Our house is named for Dag Hammarskjöld, the second Secretary-General for the United Nations. In preparation for living in this house, I read his entire Wikipedia page – it’s not that long, so hold your applause. Hammarskjöld’s dedication to justice, hard conversations, and peace is something I identify with strongly, but there was one moment in particular that the article described which resonated with me.
Hammarskjöld received a call from a journalist shortly after midnight on April 1, 1953, seeking information on his designation as Secretary-General of the United Nations. Hammarskjöld’s response? “This April Fool’s Day joke is in extremely bad taste: it’s nonsense!” He was in disbelief – caught in an instant of uncertainty.
That is how many moments of LVC have felt for me.
From the start, when I got the email saying I’d been offered a position at University of Maryland’s Lutheran Campus Ministry, I was in disbelief. Why choose me? Yes, I had good references and experience, but certainly someone else was better. Not the case. Again, when my Mom drove me to LSTC for National Orientation, I was thoroughly convinced it wasn’t time yet. Hadn’t I just moved back from La Crosse? Didn’t I have the whole summer ahead of me?
Moments of doubt in my decision to do a service year crept up on me at Orientation again and again. Since arriving in DC, I’ve felt grounded at home with my housemates, but doubts still fills my mind at work. In the first few weeks, I haven’t been entirely certain what my role in the ministry is or how the year will possibly pan out. This has been a source of self-consciousness for me as I pride myself on knowing what’s going on and being helpful. I know in due time this will come together, especially since I’ve still been able to have life-giving moments at work. Still, it makes me feel uneven.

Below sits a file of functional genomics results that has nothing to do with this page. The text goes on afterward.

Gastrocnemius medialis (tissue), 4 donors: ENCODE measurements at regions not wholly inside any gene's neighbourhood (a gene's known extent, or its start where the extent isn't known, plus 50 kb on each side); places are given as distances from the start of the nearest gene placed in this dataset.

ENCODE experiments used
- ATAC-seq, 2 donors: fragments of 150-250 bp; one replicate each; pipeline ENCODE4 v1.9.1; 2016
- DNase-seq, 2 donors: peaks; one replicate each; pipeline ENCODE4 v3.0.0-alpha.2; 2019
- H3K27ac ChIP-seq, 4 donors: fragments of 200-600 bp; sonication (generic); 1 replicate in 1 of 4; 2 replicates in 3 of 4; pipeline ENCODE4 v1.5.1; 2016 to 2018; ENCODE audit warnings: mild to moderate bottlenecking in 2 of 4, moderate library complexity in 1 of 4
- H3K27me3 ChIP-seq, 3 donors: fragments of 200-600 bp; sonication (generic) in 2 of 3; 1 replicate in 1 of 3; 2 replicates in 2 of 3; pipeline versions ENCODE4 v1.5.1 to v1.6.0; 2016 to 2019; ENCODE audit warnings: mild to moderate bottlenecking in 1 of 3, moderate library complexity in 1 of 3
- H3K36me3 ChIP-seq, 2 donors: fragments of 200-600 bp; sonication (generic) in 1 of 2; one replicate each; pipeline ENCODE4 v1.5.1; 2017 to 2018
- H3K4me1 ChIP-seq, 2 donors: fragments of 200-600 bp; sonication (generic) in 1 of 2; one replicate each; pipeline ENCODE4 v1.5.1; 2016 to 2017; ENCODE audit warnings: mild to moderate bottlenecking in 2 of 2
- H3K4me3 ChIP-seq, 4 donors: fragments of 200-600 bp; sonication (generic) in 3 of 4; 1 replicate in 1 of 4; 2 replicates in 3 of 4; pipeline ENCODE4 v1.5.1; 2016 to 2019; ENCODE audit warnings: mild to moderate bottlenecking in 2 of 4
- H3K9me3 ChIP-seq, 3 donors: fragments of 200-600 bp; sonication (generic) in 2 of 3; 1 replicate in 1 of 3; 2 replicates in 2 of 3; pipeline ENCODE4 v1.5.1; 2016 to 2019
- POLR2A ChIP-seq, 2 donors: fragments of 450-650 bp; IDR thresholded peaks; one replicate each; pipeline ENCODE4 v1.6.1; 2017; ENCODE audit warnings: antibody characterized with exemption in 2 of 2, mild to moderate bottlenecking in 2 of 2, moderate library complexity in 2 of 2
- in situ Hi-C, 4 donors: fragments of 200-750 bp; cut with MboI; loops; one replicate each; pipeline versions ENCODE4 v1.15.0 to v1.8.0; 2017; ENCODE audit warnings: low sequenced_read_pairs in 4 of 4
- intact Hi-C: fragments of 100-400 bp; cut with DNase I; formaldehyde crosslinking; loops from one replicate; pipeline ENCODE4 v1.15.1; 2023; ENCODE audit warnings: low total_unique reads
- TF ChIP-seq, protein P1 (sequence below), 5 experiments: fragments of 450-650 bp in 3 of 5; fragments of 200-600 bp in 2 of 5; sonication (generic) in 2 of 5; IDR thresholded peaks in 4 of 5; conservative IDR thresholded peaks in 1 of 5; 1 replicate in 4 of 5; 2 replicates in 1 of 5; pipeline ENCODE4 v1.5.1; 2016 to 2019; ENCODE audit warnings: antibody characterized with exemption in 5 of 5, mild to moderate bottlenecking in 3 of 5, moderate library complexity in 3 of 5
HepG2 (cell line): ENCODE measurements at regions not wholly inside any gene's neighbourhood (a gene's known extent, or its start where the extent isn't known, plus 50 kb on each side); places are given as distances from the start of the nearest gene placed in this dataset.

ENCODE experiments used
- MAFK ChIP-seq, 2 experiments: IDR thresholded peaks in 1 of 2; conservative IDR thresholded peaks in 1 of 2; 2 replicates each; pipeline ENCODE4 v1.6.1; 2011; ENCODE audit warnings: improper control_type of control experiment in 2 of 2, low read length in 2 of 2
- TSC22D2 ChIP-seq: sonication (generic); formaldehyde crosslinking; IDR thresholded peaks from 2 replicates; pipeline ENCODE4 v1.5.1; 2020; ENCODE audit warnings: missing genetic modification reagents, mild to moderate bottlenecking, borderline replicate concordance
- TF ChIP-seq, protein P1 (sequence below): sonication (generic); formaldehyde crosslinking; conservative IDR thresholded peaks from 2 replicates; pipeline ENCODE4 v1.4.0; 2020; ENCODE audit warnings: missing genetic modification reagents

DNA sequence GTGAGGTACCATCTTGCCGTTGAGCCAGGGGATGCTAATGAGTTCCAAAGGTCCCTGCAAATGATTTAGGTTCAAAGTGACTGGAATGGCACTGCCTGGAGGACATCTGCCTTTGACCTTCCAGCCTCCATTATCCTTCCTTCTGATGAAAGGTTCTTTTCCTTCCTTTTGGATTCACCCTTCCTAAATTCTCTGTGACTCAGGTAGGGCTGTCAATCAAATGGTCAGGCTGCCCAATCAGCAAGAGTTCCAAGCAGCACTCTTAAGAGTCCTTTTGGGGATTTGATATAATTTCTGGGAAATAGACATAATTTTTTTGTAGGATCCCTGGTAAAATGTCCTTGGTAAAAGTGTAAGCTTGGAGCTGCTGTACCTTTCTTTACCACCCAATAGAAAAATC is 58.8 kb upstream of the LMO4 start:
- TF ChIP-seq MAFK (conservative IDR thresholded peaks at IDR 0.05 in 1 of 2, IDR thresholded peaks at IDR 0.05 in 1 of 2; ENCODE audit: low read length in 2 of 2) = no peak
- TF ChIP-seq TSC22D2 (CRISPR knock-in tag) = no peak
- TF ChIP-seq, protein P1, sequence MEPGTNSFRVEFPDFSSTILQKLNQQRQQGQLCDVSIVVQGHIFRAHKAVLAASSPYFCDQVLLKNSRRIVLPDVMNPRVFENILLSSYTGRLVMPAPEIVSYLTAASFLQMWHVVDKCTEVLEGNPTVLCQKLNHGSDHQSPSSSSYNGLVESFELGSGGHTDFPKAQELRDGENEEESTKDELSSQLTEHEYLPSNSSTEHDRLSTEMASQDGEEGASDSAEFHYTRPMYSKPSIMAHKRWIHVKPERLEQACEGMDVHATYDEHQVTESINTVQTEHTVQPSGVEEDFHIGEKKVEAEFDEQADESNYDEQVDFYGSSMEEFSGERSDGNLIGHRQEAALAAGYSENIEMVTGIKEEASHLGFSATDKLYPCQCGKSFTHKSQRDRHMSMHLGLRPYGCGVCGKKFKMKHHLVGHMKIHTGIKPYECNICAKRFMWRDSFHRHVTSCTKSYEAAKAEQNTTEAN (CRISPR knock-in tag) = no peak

In the face of uncertainty, there’s a Dag Hammarskjöld quote I want to live into as my LVC year continues: “For all that has been, thanks. For all that will be, yes.”
I’m a strong believer that I wouldn’t be the same person I am today if I made different decisions in the past. I wouldn’t change things, even the choices I regret, because I’m grateful for the what has shaped me. In this way, I already embody the first part of Hammarskjöld’s quote. The second part is a bit more difficult. I like control, plans, a clear path.
But following a call – diving into a service year, moving in with mostly strangers, and starting a new job – requires openness. Openness to change, to struggle, to delight. As I wander further into this call, these new relationships, this job, and this District, my goal is to say yes to it all. Yes to joy. Yes to challenges. Yes to those I will meet and be changed by. I am going to say yes to whoever I will be at the end of this year, a new culmination of all that has been and all that will soon be.